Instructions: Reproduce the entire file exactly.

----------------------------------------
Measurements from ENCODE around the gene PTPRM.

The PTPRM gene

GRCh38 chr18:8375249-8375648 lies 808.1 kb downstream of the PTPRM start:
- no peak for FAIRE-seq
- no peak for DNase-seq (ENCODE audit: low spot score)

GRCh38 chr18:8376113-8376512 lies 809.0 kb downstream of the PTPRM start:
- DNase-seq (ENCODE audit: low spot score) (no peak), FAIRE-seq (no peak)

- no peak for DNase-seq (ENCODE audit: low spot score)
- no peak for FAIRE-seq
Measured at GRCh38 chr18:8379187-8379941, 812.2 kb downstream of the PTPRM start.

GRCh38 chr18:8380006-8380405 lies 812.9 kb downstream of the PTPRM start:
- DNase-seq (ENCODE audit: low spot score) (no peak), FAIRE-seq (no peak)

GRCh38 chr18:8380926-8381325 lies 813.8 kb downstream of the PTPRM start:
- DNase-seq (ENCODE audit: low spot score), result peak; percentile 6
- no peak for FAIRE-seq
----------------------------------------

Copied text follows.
Measurements from ENCODE around the gene PTPRM.

The PTPRM gene

GRCh38 chr18:8375249-8375648 lies 808.1 kb downstream of the PTPRM start:
- no peak for FAIRE-seq
- no peak for DNase-seq (ENCODE audit: low spot score)

GRCh38 chr18:8376113-8376512 lies 809.0 kb downstream of the PTPRM start:
- DNase-seq (ENCODE audit: low spot score) (no peak), FAIRE-seq (no peak)

- no peak for DNase-seq (ENCODE audit: low spot score)
- no peak for FAIRE-seq
Measured at GRCh38 chr18:8379187-8379941, 812.2 kb downstream of the PTPRM start.

GRCh38 chr18:8380006-8380405 lies 812.9 kb downstream of the PTPRM start:
- DNase-seq (ENCODE audit: low spot score) (no peak), FAIRE-seq (no peak)

GRCh38 chr18:8380926-8381325 lies 813.8 kb downstream of the PTPRM start:
- DNase-seq (ENCODE audit: low spot score), result peak; percentile 6
- no peak for FAIRE-seq